Immigration has been a simmering issue in the United States for a long time, and I suspect that it is about to explode in the very near future. Tensions are building and the economy is crumbling, and that’s going to lead to, well, problems. Problems like the horrific law recently passed in Arizona mandating that police officers check everyone’s immigration status. This means that I’m going to be talking more about immigration policy and related issues, which brings me to the subject of this Language Matters post: the terminology we use to talk about people who have immigrated to the United States, because I want there to be no confusion on this point.
I use ‘undocumented immigrant’ to talk about a person who has not entered the United States by legal means, or who has entered by legal means, but has overstayed a visa or other travel document. An undocumented immigrant is a person who lacks legal immigration status, for whatever reasons. Undocumented immigrants may have immigration paperwork, but it is outdated, they may lack paperwork altogether, or they may have forged or falsified documents.
I do not say ‘illegal immigrant.’
There are a number of reasons for this.
The first, and what I think is the most critical, is that ‘illegal immigrant’ is incredibly dehumanising.
An immigrant is a person who has moved from one country to another. People? Cannot be illegal. A person. Cannot. Be. ‘Illegal.’ When you say ‘illegal immigrant,’ you are literally saying ‘illegal person,’ because you are using ‘illegal’ as an adjective to describe a human being. A person can, however, be undocumented. As an adjective, ‘undocumented’ suggests that someone lacks paperwork. It is not a strike against someone’s very humanity and right to exist.
You also won’t see me using ‘illegal’ or ‘illegals’ to describe an undocumented immigrant or group of undocumented immigrants. These terms are even more dehumanising than ‘illegal immigrant’ and I actually cringe when I encounter them. I encounter them a lot more often than I would like to, including from people whom I would like to think know better.
I’ve seen anti-immigration rhetoric suggesting that ‘undocumented immigrant’ is a contradiction in terms because these people mistakenly believe that the word ‘immigrant’ conveys some kind of information about immigration status; that ‘immigrant’ means that someone has immigration documents and thus ‘undocumented immigrant’ is a contradiction in terms. That’s not true. The word ‘immigrant’ provides absolutely no information about someone’s immigration status. It just means that someone has migrated from one country to another. Used alone, it has come to suggest that someone has immigration paperwork which is in order, but that’s not actually what this word means.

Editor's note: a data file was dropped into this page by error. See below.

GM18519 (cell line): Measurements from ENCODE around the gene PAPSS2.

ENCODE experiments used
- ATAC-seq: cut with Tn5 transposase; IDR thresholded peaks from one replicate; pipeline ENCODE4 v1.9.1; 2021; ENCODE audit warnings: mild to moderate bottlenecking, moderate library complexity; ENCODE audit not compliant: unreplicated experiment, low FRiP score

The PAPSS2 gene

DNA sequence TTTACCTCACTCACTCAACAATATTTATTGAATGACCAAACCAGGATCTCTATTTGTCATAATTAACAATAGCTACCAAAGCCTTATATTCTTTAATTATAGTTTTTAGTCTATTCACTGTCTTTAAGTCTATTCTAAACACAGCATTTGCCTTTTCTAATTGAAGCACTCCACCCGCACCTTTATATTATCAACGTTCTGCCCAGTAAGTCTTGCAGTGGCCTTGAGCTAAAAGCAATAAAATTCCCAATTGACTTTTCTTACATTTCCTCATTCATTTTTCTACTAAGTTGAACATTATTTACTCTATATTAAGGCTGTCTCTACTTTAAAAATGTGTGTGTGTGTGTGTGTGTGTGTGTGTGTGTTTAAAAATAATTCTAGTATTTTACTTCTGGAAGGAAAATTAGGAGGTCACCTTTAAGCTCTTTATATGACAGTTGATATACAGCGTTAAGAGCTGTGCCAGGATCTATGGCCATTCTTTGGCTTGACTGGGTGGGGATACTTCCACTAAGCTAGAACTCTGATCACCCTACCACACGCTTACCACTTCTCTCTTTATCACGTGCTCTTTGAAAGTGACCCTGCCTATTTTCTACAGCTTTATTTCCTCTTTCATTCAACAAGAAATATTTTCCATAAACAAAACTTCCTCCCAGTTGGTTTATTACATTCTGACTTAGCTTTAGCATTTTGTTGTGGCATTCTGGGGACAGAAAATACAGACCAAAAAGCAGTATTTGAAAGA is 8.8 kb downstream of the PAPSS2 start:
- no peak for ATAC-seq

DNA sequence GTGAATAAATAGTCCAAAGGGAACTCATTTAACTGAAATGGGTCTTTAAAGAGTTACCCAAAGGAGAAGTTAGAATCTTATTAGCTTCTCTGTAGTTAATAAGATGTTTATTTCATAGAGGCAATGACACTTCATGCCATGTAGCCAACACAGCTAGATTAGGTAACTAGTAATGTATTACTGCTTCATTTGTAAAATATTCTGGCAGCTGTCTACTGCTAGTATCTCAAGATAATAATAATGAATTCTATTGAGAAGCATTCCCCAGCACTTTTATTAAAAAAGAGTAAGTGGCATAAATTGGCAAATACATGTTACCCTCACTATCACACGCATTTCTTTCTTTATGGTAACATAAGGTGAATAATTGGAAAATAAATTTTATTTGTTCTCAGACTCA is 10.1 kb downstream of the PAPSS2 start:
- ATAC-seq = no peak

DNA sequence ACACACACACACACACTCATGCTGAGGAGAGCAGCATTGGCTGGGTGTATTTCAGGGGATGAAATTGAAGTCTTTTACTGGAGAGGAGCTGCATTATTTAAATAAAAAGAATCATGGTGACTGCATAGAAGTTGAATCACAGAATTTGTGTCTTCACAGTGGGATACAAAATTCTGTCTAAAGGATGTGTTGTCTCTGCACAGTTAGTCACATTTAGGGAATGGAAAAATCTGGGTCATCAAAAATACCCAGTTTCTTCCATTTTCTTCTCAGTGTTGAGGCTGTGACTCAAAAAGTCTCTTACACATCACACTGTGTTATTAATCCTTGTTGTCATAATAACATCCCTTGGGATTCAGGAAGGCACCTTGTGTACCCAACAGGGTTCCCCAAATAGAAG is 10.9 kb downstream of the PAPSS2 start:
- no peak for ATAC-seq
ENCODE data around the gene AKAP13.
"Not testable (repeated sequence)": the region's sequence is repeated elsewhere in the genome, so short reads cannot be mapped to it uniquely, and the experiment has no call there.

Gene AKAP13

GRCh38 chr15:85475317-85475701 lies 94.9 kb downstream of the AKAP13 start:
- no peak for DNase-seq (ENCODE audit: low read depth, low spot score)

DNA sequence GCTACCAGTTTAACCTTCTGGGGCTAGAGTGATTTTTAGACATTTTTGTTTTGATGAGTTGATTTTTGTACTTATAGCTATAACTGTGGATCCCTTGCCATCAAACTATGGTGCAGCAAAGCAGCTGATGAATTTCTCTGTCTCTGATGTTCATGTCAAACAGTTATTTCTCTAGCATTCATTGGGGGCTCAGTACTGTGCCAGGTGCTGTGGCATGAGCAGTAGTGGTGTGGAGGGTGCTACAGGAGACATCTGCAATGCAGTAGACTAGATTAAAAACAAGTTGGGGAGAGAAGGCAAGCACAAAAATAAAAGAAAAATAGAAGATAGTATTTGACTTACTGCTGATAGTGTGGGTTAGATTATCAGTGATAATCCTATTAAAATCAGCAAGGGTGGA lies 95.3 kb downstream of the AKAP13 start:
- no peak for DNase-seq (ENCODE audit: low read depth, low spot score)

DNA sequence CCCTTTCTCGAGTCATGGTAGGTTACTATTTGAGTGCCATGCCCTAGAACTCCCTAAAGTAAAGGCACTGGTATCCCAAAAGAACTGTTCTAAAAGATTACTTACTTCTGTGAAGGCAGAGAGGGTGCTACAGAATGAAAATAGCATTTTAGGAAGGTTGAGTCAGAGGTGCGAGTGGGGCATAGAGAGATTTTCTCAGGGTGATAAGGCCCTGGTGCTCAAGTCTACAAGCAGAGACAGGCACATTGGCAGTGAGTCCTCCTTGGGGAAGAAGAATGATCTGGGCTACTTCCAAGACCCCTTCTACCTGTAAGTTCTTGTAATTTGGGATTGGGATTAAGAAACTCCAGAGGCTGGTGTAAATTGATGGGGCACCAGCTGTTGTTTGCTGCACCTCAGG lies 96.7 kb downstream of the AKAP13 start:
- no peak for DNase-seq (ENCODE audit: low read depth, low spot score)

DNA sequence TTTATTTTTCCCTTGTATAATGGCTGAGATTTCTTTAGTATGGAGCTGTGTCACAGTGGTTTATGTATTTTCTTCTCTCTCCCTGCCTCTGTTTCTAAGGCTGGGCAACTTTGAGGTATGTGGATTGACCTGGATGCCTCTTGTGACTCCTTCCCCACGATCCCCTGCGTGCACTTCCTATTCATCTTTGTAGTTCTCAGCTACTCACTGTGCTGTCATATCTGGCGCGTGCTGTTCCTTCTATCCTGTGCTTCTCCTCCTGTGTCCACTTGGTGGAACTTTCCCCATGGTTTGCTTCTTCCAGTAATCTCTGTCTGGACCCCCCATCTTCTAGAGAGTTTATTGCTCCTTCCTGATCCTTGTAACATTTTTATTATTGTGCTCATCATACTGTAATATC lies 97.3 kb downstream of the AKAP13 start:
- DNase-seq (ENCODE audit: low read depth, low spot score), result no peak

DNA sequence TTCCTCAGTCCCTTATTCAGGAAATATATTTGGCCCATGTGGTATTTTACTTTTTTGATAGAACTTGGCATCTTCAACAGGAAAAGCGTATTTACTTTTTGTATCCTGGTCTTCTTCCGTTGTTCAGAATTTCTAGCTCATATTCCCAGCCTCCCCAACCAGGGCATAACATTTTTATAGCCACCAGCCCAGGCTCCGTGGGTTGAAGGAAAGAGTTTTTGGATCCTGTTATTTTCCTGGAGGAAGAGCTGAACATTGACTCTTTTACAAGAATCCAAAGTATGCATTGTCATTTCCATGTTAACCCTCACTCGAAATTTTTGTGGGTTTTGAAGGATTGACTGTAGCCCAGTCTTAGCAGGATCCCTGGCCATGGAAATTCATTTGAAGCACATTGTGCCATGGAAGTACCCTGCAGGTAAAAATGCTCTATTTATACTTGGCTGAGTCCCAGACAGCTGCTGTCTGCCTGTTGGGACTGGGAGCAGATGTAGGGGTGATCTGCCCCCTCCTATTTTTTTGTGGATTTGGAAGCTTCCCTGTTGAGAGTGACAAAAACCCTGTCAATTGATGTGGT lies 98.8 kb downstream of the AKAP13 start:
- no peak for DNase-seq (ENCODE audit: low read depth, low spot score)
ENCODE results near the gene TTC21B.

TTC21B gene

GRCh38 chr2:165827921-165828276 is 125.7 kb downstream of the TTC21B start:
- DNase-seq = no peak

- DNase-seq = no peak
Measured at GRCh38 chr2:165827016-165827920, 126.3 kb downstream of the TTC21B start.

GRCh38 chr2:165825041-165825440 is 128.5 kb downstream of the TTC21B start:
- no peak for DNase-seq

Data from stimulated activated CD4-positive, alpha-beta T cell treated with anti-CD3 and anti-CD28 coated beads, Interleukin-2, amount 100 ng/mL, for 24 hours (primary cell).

People aren’t illegal. Someone’s immigration status can be illegal. But a person can’t actually be illegal. ‘Illegal immigrant’ reinforces ideas about immigrants and immigration with which I am deeply uncomfortable. I have no doubt that many people with anti-immigration beliefs actually think that undocumented immigrants should be ‘illegal’ and I see no reason to reinforce or tacitly support that idea with my language use. As this law in Arizona shows, this country has no problem with making it very clear that some people are not welcome and that they will be ejected by any means possible.
I, as should come as no surprise, am not very impressed with the state of immigration law in this country right now. And I think it’s worth exploring the history of attitudes about immigration in this country. At various times in our history, different groups have been barred from entry or subjected to entirely legal discrimination by virtue of their nations of origin, religious background, or skin colour. Here in the Great State of California, people from Asia were barred from owning property until surprisingly recently. In New York, ‘No Irish Allowed’ signs decorated businesses large and small at the turn of the last century.
All of these debates, of course, ignore a fundamental issue which is rarely discussed in the immigration debate: The fact that people were already here when Europeans arrived. The Native Americans who inhabited North America when Europeans started colonising it certainly didn’t pass any immigration laws to bar Europeans from entering. Europeans took over their lands, killed them, and forced them onto reservations. Once the continent had been colonised, steps began to be taken to prevent ‘the wrong types of people’ from immigrating.
There were quotas. Inspections at Ellis and Angel Islands to keep ‘the wrong people,’ including people with disabilities, out. Discriminatory immigration policy continues to this day as people are kept out or removed from the United States for being ‘the wrong sort.’ And all of this debate conveniently glosses over the fact that we, people of European extraction1, are policing who ‘gets’ to be in the United States while ignoring the fact that we are the descendants of immigrants.
And that some of our ancestors were, in fact, illegal. On my father’s side, we are relatively recent arrivals in the United States, and reviewing family paperwork, I can determine that at least one of my great grandparents was an undocumented immigrant to the United States. That person evaded detection and deportation by virtue of being ‘the right sort’ of immigrant at the time, thus ensuring that law enforcement never investigated, let alone initiated deportation proceedings.
There’s a lot of inflammatory rhetoric surrounding immigration into this country. I’m not going to participate in it, because I’m interested in actually discussing immigration, rather than reinforcing preformed opinions.
- I also have Native American ancestors, a not uncommon situation for many people in the United States, and while it’s actually a substantial percentage of my genetic heritage, I am not culturally Native and would not claim to be. ↩